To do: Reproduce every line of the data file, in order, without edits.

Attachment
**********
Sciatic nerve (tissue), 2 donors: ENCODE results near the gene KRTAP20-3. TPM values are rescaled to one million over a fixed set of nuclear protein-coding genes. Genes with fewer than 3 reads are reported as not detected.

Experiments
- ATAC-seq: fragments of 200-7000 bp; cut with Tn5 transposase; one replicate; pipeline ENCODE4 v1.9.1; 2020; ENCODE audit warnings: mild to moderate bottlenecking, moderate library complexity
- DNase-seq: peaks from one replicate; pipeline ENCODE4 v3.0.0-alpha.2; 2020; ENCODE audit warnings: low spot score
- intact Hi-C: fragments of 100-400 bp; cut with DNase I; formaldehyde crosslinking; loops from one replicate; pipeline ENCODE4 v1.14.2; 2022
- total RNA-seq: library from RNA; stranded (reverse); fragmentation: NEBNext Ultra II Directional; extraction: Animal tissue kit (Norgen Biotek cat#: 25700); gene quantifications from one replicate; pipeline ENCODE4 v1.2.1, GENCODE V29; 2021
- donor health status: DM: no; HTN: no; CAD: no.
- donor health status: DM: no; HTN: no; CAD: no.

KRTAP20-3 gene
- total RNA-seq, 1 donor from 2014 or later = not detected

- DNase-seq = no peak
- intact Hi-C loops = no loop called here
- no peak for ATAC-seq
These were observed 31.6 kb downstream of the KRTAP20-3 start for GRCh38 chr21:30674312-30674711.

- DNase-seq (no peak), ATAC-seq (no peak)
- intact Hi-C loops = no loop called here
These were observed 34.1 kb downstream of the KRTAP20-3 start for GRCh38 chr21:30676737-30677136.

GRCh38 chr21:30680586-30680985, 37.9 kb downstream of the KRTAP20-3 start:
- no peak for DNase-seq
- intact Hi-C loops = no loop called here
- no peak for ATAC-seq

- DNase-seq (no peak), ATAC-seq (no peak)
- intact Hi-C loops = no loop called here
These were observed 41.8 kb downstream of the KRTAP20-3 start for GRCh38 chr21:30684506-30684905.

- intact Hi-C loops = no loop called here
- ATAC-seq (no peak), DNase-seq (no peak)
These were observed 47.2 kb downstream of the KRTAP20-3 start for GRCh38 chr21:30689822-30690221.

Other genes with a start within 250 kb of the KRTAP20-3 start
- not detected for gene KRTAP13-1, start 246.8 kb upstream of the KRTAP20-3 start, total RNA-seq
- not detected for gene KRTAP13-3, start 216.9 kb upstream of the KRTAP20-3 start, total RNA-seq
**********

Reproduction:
Sciatic nerve (tissue), 2 donors: ENCODE results near the gene KRTAP20-3. TPM values are rescaled to one million over a fixed set of nuclear protein-coding genes. Genes with fewer than 3 reads are reported as not detected.

Experiments
- ATAC-seq: fragments of 200-7000 bp; cut with Tn5 transposase; one replicate; pipeline ENCODE4 v1.9.1; 2020; ENCODE audit warnings: mild to moderate bottlenecking, moderate library complexity
- DNase-seq: peaks from one replicate; pipeline ENCODE4 v3.0.0-alpha.2; 2020; ENCODE audit warnings: low spot score
- intact Hi-C: fragments of 100-400 bp; cut with DNase I; formaldehyde crosslinking; loops from one replicate; pipeline ENCODE4 v1.14.2; 2022
- total RNA-seq: library from RNA; stranded (reverse); fragmentation: NEBNext Ultra II Directional; extraction: Animal tissue kit (Norgen Biotek cat#: 25700); gene quantifications from one replicate; pipeline ENCODE4 v1.2.1, GENCODE V29; 2021
- donor health status: DM: no; HTN: no; CAD: no.
- donor health status: DM: no; HTN: no; CAD: no.

KRTAP20-3 gene
- total RNA-seq, 1 donor from 2014 or later = not detected

- DNase-seq = no peak
- intact Hi-C loops = no loop called here
- no peak for ATAC-seq
These were observed 31.6 kb downstream of the KRTAP20-3 start for GRCh38 chr21:30674312-30674711.

- DNase-seq (no peak), ATAC-seq (no peak)
- intact Hi-C loops = no loop called here
These were observed 34.1 kb downstream of the KRTAP20-3 start for GRCh38 chr21:30676737-30677136.

GRCh38 chr21:30680586-30680985, 37.9 kb downstream of the KRTAP20-3 start:
- no peak for DNase-seq
- intact Hi-C loops = no loop called here
- no peak for ATAC-seq

- DNase-seq (no peak), ATAC-seq (no peak)
- intact Hi-C loops = no loop called here
These were observed 41.8 kb downstream of the KRTAP20-3 start for GRCh38 chr21:30684506-30684905.

- intact Hi-C loops = no loop called here
- ATAC-seq (no peak), DNase-seq (no peak)
These were observed 47.2 kb downstream of the KRTAP20-3 start for GRCh38 chr21:30689822-30690221.

Other genes with a start within 250 kb of the KRTAP20-3 start
- not detected for gene KRTAP13-1, start 246.8 kb upstream of the KRTAP20-3 start, total RNA-seq
- not detected for gene KRTAP13-3, start 216.9 kb upstream of the KRTAP20-3 start, total RNA-seq